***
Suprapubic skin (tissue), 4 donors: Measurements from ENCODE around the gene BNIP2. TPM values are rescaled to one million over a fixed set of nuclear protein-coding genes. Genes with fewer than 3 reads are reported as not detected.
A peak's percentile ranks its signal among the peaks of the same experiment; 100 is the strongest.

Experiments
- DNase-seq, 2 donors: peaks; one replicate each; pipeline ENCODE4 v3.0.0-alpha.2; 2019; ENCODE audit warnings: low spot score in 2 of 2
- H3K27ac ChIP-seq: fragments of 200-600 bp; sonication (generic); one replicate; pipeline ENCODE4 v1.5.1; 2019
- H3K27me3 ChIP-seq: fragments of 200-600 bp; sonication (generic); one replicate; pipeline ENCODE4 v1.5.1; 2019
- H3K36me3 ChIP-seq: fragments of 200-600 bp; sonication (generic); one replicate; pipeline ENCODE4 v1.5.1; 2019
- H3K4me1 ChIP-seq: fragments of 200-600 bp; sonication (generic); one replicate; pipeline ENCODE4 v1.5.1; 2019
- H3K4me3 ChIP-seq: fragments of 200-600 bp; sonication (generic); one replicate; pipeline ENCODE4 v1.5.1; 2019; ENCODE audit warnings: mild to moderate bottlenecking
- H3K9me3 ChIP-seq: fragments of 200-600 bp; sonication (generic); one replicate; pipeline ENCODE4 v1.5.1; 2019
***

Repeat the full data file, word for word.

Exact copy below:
Suprapubic skin (tissue), 4 donors: Measurements from ENCODE around the gene BNIP2. TPM values are rescaled to one million over a fixed set of nuclear protein-coding genes. Genes with fewer than 3 reads are reported as not detected.
A peak's percentile ranks its signal among the peaks of the same experiment; 100 is the strongest.

Experiments
- DNase-seq, 2 donors: peaks; one replicate each; pipeline ENCODE4 v3.0.0-alpha.2; 2019; ENCODE audit warnings: low spot score in 2 of 2
- H3K27ac ChIP-seq: fragments of 200-600 bp; sonication (generic); one replicate; pipeline ENCODE4 v1.5.1; 2019
- H3K27me3 ChIP-seq: fragments of 200-600 bp; sonication (generic); one replicate; pipeline ENCODE4 v1.5.1; 2019
- H3K36me3 ChIP-seq: fragments of 200-600 bp; sonication (generic); one replicate; pipeline ENCODE4 v1.5.1; 2019
- H3K4me1 ChIP-seq: fragments of 200-600 bp; sonication (generic); one replicate; pipeline ENCODE4 v1.5.1; 2019
- H3K4me3 ChIP-seq: fragments of 200-600 bp; sonication (generic); one replicate; pipeline ENCODE4 v1.5.1; 2019; ENCODE audit warnings: mild to moderate bottlenecking
- H3K9me3 ChIP-seq: fragments of 200-600 bp; sonication (generic); one replicate; pipeline ENCODE4 v1.5.1; 2019